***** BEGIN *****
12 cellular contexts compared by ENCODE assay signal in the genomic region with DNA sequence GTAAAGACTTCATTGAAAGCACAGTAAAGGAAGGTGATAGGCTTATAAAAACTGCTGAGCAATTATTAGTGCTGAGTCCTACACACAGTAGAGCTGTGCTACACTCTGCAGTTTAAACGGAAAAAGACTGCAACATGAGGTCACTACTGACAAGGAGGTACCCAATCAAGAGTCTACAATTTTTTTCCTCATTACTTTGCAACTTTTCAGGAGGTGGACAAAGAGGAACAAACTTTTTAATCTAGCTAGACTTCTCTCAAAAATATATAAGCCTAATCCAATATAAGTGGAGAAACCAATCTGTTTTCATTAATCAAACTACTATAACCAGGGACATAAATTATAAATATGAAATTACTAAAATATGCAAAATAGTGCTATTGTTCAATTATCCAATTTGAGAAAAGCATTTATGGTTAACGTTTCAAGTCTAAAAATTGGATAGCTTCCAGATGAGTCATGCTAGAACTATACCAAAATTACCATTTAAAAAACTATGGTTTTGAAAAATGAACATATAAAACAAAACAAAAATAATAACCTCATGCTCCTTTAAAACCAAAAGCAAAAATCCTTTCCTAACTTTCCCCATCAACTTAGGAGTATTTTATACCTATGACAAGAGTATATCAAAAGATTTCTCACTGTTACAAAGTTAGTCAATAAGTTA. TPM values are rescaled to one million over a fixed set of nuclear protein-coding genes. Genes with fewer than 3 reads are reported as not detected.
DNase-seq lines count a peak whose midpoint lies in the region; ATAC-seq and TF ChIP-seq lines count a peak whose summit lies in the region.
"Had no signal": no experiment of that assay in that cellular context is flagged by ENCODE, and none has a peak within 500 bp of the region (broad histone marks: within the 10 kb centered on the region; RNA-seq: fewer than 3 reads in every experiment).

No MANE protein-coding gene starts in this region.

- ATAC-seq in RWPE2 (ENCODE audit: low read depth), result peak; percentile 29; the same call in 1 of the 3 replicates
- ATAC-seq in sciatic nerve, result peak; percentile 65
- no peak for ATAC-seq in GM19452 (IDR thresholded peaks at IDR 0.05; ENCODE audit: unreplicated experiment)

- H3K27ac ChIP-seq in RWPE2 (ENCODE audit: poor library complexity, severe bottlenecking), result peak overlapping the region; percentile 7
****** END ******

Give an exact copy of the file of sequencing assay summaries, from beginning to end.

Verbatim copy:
12 cellular contexts compared by ENCODE assay signal in the genomic region with DNA sequence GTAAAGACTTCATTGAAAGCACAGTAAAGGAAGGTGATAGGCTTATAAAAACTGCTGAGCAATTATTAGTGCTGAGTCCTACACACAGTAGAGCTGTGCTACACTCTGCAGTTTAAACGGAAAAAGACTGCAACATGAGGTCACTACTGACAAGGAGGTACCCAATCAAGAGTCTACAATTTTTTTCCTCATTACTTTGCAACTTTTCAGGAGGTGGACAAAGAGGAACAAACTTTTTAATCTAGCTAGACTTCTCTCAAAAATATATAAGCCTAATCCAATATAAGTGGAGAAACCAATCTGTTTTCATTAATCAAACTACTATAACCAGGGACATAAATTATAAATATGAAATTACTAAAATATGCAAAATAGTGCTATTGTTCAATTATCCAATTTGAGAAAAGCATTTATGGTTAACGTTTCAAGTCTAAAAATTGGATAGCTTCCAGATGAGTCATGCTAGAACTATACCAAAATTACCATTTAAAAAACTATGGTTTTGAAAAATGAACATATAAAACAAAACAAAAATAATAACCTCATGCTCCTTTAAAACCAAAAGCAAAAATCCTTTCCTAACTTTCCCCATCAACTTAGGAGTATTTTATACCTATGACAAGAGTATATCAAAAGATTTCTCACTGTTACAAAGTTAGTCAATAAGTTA. TPM values are rescaled to one million over a fixed set of nuclear protein-coding genes. Genes with fewer than 3 reads are reported as not detected.
DNase-seq lines count a peak whose midpoint lies in the region; ATAC-seq and TF ChIP-seq lines count a peak whose summit lies in the region.
"Had no signal": no experiment of that assay in that cellular context is flagged by ENCODE, and none has a peak within 500 bp of the region (broad histone marks: within the 10 kb centered on the region; RNA-seq: fewer than 3 reads in every experiment).

No MANE protein-coding gene starts in this region.

- ATAC-seq in RWPE2 (ENCODE audit: low read depth), result peak; percentile 29; the same call in 1 of the 3 replicates
- ATAC-seq in sciatic nerve, result peak; percentile 65
- no peak for ATAC-seq in GM19452 (IDR thresholded peaks at IDR 0.05; ENCODE audit: unreplicated experiment)

- H3K27ac ChIP-seq in RWPE2 (ENCODE audit: poor library complexity, severe bottlenecking), result peak overlapping the region; percentile 7